Like the rest of the United Kingdom, Cardiff is no stranger to seasonal climate and inclement, unpredictable weather. To stay on the safe side, expect the unexpected when you book flights to Cardiff. Winters are wet, and temperatures crawl down to negative temperatures, so pack warm clothing and always an umbrella – no matter what time of year. Summers (June to August) on the other hand, are known to bring sunny days (between the rainy ones) and temperatures in the mid-20s. Rain and wind roll in during springtime (March to May), but the mild, May weather and pretty, delicate flowers make up for the occasional shower.
When to fly to Cardiff
Springtime (March to May) is the perfect time of year to plan flights to Cardiff – the weather is beautiful, conditions are mostly dry, and you don’t have to deal with either summer or winter extremes.
Although it’s a bit rainy all year round, booking flights to Cardiff in the summer (June to August) is your best bet for staying dry. The months of June, July, and August are known to be the driest part of the year, and sunny days offer warm, comfortable temperatures, and cool, mild evenings.
If you’re not a sun worshipper, then you’ll have no problem coming here in the off season. Booking flights to Cardiff in the winter (December to February) will undoubtedly afford you with rainy days and cold temperatures, but one thing is certain – the beauty and culture of this city never dies down, even when the good weather does.
Getting around Cardiff
After your Cardiff flight lands, hop aboard one of the shuttles at the airport. These shuttles can get you to most of Cardiff’s central accommodations. But don’t panic if you miss your ride, you can always hail a taxi from the arrivals gate. Once you’re in the city’s centre, it’s easy to get around through the Cardiff Bus Company. Its buses run cover the whole city all day long and into the night. Buy your tickets when you board, but be aware that you won’t get any change back. And don’t worry about getting lost. The city has free transport maps found all over the place. You could rent a car, but it really isn’t worth it. Parking is difficult to find, and even if you find a spot in one of the two main parking garages (located at Castle News and Sophia Gardens), you’ll have to take time out of your sightseeing to come back and feed the meter. If you really value your independence, rent a bike instead.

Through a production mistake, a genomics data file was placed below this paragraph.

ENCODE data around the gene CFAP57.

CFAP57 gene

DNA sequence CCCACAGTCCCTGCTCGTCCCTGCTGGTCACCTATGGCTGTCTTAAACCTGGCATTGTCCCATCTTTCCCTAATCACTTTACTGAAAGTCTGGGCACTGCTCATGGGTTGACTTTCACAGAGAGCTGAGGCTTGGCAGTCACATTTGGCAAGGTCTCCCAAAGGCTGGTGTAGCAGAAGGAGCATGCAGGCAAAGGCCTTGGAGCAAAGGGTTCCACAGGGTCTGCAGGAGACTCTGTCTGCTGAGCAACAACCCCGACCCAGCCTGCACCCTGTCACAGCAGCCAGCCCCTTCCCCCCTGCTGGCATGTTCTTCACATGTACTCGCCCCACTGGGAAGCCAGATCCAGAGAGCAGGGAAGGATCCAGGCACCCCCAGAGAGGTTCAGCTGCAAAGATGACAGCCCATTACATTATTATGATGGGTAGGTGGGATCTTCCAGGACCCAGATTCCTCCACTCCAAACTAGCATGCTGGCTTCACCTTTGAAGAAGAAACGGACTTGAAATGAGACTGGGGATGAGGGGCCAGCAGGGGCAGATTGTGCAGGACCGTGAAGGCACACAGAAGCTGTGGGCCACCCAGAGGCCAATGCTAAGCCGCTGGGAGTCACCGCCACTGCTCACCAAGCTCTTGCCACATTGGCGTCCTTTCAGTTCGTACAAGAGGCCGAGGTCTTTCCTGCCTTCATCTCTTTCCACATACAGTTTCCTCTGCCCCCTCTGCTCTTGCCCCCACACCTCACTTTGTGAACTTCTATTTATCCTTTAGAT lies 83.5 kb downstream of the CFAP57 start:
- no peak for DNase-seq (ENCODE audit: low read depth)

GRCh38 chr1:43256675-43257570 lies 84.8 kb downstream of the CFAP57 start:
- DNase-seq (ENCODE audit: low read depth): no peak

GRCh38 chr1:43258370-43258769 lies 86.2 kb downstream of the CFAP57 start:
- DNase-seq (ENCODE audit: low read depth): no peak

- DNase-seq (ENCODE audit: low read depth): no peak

Cardiff insider information
Cardiff Bay: A beautiful centre of natural elegance and interesting developments is Cardiff Bay, established in 1987. A commercial centre, permeated with exquisite shopping, grand hotels, distinctive restaurants, and uppity government buildings, this bay area hub is a place for all to come and mingle. If you’re planning on booking Cardiff flights in the summer, you’ll be fortunate enough to observe the fun and exhilarating yacht races, where everyone gathers to cheer on their favourite drivers. Sundays in the warm seasons also bring various street performers and entertaining shows to the waterfront for people of all ages.
Bute Park Animal Wall: If you ask any child in Cardiff about the Bute Park Animal Wall, they’ll tell you that the animal statues on top of it come to life at night. Thanks to a newspaper comic strip in the 1930s, legend has it that that’s exactly what happens here. On the southern edge of Bute Park, just west of Cardiff Castle along Castle Street, a long wall, ornate with happy figures of lions, seals, bears, and more wild creatures runs along the road. Built by William Burges, the same architect who constructed the nearby castle, the wall has brought happy stories to the minds of children for the past century. Book flights to Cardiff to see the wall in all its glory and see for yourself what happens at night.
National Museum of Wales: Don’t be confused, the classic white building with the columns at the front entrance is no nod to the United States special government residence – it’s the National Museum of Wales. Inside, eclectic artwork and scientific exhibits line the walls and fill rooms with interesting parts of Wales history and present state. Wander from room to room as you learn about industry, archaeology, geology, and see the beautiful and exquisite handiwork in the silver china and delicate glass made in the 1200s. Modern and classic sculptures are shown together, marking past and present, and intense paintings by Rembrandt and Kokoschka let you know that this collection is one of great depth. Most visitors that book flights to Cardiff seeking artistic experiences head straight to the French Impressionist section, the most popular part of the gallery.
St. Dwynwen’s Day: If you’re booking flights to Cardiff in January, then you’ll be able to experience the fun and intrigue of St. Dwynwen’s Day, a festival celebrating the freedom of love. As the story goes, Dwynwen was said to be the prettiest of 24 daughters in an aristocratic family. Instead of following her father’s wishes to enter an arranged marriage, Dwynwen falls in love with a handsome prince, but is forbidden to see him. Heartbroken, she is visited by an evil angel who turns the prince to ice. Fortunately, God grants her three wishes: One, that he be thawed; Two, that true love should be accessible to all; And three, that she should never marry. God grants her wishes, and in gratitude, she devotes the rest of her life to Him. Now, every January, the residents of Cardiff gather to celebrate the freedom and choice of love.